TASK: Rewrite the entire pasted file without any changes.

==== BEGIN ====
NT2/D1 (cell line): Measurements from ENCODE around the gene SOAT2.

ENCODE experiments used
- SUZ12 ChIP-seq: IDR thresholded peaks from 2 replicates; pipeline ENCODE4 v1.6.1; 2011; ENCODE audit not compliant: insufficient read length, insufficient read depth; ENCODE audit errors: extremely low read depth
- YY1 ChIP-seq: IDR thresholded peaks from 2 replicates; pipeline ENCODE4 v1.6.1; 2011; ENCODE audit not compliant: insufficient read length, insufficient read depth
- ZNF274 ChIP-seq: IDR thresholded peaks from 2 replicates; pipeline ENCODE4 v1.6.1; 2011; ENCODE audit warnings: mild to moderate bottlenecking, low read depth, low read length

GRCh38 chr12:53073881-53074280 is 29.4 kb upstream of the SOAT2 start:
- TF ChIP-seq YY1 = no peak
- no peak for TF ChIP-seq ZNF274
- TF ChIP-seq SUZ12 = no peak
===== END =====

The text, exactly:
NT2/D1 (cell line): Measurements from ENCODE around the gene SOAT2.

ENCODE experiments used
- SUZ12 ChIP-seq: IDR thresholded peaks from 2 replicates; pipeline ENCODE4 v1.6.1; 2011; ENCODE audit not compliant: insufficient read length, insufficient read depth; ENCODE audit errors: extremely low read depth
- YY1 ChIP-seq: IDR thresholded peaks from 2 replicates; pipeline ENCODE4 v1.6.1; 2011; ENCODE audit not compliant: insufficient read length, insufficient read depth
- ZNF274 ChIP-seq: IDR thresholded peaks from 2 replicates; pipeline ENCODE4 v1.6.1; 2011; ENCODE audit warnings: mild to moderate bottlenecking, low read depth, low read length

GRCh38 chr12:53073881-53074280 is 29.4 kb upstream of the SOAT2 start:
- TF ChIP-seq YY1 = no peak
- no peak for TF ChIP-seq ZNF274
- TF ChIP-seq SUZ12 = no peak